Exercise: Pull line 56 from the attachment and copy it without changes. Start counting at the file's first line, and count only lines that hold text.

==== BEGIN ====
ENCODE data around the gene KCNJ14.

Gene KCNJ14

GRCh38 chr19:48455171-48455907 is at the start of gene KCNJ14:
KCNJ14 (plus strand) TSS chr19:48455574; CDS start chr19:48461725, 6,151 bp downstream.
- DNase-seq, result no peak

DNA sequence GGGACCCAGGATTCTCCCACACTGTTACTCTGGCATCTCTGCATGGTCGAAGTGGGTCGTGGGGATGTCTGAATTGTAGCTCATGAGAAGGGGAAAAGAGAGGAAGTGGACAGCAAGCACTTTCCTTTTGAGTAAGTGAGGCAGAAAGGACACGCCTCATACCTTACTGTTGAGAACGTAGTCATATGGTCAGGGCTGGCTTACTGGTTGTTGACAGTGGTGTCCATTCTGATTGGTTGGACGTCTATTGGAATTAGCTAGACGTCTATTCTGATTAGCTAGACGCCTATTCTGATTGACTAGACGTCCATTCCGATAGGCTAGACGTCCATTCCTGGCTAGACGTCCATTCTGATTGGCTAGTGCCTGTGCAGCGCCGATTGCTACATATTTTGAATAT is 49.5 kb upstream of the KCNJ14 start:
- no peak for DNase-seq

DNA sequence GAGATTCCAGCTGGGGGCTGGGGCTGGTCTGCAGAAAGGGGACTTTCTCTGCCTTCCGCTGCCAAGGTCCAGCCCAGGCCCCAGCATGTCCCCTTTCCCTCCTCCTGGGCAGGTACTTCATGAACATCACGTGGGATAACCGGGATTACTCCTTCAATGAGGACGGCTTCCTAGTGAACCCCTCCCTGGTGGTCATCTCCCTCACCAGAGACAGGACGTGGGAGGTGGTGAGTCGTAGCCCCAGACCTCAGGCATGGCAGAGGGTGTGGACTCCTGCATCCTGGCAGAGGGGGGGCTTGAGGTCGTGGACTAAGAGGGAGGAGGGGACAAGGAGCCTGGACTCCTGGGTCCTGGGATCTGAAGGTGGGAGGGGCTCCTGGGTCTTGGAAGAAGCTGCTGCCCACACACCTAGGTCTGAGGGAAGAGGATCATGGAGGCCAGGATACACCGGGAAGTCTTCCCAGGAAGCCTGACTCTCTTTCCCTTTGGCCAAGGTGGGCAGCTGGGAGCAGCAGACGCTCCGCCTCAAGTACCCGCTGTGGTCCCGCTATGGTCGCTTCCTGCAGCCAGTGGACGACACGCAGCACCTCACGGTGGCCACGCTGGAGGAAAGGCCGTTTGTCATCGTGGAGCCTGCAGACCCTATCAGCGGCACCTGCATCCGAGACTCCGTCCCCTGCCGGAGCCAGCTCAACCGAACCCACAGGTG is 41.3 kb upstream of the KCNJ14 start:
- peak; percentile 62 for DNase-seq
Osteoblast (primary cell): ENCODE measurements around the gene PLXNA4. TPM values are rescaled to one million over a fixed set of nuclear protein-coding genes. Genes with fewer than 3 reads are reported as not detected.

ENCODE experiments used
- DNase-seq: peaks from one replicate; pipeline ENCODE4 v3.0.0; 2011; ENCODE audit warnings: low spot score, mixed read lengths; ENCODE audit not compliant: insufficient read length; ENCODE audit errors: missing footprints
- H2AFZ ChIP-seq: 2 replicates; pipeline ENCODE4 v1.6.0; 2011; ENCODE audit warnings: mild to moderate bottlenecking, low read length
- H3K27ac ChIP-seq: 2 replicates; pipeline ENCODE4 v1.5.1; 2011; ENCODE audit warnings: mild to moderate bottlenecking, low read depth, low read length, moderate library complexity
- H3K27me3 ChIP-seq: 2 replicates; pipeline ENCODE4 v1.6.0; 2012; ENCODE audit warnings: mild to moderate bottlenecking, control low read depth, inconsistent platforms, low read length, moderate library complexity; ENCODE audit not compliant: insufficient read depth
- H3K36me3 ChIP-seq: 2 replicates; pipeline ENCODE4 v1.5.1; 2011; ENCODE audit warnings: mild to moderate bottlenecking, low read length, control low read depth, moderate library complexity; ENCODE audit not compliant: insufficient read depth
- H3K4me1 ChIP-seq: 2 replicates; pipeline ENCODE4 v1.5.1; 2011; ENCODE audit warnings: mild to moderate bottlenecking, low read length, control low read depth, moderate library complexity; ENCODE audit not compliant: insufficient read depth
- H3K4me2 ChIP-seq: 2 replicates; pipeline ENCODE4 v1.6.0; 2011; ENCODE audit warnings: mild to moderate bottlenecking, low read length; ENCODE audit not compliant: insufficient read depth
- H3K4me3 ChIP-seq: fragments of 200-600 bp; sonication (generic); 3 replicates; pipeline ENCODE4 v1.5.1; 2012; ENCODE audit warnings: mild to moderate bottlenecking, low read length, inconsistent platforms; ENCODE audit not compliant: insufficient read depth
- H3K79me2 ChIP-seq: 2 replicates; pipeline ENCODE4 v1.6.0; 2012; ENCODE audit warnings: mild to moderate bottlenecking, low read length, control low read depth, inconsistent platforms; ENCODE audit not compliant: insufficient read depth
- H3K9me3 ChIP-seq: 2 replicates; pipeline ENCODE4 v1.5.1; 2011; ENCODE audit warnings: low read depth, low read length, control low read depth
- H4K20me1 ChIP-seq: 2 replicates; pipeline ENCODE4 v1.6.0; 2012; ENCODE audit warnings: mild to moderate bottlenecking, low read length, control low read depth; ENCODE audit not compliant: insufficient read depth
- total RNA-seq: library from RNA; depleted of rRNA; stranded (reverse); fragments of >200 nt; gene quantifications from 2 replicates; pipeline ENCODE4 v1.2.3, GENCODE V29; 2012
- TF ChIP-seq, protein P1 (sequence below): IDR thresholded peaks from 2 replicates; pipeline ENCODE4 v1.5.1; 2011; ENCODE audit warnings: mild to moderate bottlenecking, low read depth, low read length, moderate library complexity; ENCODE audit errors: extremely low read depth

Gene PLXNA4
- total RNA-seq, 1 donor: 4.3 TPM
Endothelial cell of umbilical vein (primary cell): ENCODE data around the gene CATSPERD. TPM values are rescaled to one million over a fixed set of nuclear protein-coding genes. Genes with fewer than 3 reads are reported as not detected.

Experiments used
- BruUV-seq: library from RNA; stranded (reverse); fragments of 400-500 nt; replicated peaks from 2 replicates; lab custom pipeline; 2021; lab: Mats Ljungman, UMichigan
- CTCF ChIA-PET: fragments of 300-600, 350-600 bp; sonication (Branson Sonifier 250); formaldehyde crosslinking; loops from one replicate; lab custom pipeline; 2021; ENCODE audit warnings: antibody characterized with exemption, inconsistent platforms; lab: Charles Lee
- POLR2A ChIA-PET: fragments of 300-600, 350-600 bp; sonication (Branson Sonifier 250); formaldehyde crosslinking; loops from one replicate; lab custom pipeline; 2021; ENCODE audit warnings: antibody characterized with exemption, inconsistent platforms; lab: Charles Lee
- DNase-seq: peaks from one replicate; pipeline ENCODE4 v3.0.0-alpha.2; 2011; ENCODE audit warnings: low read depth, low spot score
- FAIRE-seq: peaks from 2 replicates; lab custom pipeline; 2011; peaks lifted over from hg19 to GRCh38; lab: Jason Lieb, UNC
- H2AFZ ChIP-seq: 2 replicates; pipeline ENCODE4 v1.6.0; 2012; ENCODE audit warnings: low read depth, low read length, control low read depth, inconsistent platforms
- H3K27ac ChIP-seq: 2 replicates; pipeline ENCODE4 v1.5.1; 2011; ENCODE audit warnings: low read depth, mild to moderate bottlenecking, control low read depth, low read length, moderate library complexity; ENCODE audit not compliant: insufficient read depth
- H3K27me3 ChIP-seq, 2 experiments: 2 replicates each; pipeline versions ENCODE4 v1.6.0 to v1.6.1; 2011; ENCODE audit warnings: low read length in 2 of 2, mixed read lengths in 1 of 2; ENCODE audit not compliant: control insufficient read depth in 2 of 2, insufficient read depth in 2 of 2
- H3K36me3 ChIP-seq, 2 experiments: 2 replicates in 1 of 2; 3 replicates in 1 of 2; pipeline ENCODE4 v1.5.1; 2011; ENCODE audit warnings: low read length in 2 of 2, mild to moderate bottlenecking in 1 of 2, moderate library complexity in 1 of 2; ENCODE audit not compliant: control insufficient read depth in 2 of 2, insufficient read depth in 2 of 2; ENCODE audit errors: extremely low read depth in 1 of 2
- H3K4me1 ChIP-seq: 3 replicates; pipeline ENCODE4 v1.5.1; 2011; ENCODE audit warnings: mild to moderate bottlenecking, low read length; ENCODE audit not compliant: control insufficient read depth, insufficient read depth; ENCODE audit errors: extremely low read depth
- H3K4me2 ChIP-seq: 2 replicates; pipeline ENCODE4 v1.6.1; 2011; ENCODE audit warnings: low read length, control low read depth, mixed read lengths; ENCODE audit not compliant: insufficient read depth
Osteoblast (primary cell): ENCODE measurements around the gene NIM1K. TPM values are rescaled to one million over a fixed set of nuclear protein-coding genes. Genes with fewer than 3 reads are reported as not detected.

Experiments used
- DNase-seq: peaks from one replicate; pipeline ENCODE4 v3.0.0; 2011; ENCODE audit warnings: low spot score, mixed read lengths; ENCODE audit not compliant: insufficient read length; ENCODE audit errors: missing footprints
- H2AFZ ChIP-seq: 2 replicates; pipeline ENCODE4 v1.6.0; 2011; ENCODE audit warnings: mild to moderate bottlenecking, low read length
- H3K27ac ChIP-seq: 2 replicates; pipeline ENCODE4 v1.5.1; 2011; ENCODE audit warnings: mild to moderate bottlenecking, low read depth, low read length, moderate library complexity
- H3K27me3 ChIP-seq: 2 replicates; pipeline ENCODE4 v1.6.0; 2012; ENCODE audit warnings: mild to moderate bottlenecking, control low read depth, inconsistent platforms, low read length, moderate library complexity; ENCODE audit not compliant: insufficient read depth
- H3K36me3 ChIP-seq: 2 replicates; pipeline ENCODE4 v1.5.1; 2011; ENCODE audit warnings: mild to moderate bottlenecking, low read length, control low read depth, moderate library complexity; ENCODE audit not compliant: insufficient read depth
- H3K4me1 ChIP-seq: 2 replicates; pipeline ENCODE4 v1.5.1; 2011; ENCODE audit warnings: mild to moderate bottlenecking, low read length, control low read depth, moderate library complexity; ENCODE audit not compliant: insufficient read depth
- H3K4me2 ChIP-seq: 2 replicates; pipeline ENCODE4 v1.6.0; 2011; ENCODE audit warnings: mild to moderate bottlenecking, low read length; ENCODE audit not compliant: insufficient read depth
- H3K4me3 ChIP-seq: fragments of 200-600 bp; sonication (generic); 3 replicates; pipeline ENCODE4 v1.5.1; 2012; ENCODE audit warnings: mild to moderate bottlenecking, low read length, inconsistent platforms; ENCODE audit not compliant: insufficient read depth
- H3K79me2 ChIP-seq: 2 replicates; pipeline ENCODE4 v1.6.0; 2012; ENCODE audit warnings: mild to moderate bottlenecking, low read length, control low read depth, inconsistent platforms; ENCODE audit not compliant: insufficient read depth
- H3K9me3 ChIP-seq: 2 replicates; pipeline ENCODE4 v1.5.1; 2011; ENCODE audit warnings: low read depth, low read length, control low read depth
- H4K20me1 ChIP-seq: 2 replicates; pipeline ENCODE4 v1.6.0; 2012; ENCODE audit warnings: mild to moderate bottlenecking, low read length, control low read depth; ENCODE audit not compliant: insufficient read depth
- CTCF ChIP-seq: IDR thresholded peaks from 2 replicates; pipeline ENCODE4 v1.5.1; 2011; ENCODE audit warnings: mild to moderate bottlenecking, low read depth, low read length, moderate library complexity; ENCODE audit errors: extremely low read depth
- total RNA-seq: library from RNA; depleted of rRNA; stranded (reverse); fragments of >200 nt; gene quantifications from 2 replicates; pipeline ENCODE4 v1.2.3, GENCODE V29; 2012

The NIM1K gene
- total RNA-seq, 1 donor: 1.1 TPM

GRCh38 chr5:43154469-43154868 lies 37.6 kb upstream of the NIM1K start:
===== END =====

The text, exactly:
- total RNA-seq, 1 donor: 1.1 TPM